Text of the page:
SA President Ramaphosa skips second UN Summit for domestic matters

As world leaders converge in New York this September for the United Nations General Assembly, South Africa’s president Cyril Ramaphosa will not be there. This would have been his second UN Summit ever since he became president.
South Africa’s Presidency has announced that President Ramaphosa is to stay back home to concentrate on critical issues in the country.
To this effect he has delegated, South Africa’s Minister of International Relations and Cooperation, Dr Naledi Pandor to lead South Africa’s delegation to the United Nations General Assembly (UNGA).
He is staying back home to attend to the implementation of government’s urgent measures on gender-based violence, the restoration of order and stability in areas affected by public violence, and to oversee initiatives to turn around the economy.
Last week, South Africa was hit by a wave of violence and looting in the Gauteng Province and high-profile incidents of gender-based violence, which overshadowed the World Economic Forum (WEF) meeting held in Cape Town, where SA was hoping to showcase itself and attract much-needed investment.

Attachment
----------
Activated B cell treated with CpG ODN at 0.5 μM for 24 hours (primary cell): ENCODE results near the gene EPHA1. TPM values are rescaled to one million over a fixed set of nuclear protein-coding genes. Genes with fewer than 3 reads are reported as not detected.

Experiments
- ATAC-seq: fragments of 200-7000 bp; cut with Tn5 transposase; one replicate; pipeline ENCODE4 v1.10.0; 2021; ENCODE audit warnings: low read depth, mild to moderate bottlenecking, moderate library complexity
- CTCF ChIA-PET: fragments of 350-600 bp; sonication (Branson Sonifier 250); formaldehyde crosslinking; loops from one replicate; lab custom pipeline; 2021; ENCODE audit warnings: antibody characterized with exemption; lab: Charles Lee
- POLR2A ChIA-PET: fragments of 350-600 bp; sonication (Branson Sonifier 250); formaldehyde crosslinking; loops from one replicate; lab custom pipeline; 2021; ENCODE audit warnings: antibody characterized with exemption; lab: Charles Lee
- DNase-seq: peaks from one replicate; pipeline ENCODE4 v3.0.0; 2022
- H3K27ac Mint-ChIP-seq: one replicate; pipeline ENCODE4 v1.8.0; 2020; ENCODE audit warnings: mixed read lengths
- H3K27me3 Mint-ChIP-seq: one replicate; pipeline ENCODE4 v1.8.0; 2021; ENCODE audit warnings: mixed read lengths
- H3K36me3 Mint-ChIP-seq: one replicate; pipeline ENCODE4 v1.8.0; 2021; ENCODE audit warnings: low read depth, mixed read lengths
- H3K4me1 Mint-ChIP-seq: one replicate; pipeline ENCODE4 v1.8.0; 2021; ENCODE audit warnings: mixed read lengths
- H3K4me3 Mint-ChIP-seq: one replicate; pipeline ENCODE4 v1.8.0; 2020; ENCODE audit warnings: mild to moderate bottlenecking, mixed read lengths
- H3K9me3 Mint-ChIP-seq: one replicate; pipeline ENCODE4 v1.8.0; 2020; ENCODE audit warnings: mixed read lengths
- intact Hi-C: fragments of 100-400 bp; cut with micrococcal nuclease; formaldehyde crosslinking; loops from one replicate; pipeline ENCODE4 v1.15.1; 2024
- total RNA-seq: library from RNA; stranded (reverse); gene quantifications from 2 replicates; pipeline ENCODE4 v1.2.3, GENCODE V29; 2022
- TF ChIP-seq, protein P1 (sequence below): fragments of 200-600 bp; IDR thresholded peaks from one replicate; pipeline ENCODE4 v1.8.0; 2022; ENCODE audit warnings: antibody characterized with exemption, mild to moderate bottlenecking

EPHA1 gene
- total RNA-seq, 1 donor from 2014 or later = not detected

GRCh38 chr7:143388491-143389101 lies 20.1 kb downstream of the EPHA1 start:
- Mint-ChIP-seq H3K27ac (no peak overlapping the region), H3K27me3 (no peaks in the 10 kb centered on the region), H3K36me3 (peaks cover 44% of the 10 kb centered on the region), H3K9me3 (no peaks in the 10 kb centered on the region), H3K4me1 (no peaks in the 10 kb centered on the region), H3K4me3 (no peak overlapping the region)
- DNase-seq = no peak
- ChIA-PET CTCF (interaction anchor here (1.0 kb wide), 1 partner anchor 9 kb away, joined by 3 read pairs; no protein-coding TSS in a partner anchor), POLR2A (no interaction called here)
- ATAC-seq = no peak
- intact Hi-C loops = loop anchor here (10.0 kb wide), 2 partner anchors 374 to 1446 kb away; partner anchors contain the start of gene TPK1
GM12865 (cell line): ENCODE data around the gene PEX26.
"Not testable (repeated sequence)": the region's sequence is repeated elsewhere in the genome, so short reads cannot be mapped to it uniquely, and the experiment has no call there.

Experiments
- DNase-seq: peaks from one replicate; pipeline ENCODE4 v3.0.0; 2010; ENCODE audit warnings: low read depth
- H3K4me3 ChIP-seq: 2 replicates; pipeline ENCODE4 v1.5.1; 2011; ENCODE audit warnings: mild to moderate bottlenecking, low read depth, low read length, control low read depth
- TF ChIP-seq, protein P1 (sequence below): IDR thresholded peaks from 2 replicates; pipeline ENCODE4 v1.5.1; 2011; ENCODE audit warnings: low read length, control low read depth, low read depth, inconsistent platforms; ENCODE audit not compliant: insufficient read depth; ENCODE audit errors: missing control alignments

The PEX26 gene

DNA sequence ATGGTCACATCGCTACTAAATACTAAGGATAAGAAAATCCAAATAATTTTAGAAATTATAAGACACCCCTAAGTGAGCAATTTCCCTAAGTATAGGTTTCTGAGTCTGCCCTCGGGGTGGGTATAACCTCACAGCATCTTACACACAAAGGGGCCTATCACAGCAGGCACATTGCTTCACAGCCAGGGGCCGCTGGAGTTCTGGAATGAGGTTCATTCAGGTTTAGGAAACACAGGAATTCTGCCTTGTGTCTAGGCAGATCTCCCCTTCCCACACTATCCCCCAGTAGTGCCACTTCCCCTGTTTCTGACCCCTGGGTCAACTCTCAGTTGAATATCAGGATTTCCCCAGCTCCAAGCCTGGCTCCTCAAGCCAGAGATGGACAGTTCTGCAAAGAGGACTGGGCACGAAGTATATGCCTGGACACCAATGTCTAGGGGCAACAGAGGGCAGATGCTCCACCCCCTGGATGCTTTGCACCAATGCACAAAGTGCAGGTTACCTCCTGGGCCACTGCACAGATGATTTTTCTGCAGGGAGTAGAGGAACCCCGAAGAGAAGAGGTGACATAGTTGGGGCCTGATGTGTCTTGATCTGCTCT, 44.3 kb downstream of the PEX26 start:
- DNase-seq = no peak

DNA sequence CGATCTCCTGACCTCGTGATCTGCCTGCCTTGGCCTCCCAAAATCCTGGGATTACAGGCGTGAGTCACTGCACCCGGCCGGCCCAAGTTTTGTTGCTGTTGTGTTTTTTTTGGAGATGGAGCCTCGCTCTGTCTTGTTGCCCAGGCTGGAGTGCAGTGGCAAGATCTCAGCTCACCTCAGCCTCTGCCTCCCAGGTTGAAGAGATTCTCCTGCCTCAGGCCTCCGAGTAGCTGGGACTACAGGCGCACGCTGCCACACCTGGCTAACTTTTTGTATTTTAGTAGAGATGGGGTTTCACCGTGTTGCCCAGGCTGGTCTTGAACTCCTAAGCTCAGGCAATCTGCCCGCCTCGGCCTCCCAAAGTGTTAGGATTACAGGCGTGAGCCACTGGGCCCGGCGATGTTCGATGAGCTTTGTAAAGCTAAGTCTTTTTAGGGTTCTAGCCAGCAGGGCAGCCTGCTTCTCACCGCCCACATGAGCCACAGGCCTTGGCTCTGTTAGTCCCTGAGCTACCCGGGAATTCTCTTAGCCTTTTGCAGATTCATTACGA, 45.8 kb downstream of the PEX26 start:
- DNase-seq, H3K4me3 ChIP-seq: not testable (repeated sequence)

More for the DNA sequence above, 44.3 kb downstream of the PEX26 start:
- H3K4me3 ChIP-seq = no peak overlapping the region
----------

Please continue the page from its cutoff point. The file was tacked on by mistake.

Ramaphosa had to abandon his duties at the WEF to address protesters against gender-based violence in Cape Town. He also addressed the nation about the incidents.
Prior to this there was criticism levelled against the president over alleged inaction regarding the xenophobic violence in Gauteng and the attacks on women.
Over the next few days and weeks, President Ramaphosa will be meeting communities, civil society and structures of government on concrete actions to address public concerns and challenges.
The Presidency quotes President Ramaphosa to have said “this is a time for leadership from across society to mobilise their respective constituencies in support of economic progress and rebuilding the social and moral fabric of society. Government is stepping up its own contribution to this collective effort.”
The General Assembly meets annually in regular session, intensively from September to December, and resumes in January until all issues on the agenda are addressed – which often is just before the next session starts.
During the sessions, world leaders gather at UN Headquarters to discuss global issues in the annual General Debate of the United Nations General Assembly.
Over the six days debate period this year from September 24 to September 30, all 193 UN Member States, as well as three observers will deliver a statement in the General Assembly Hall.


Leave a reply

Your email address will not be published. Required fields are marked *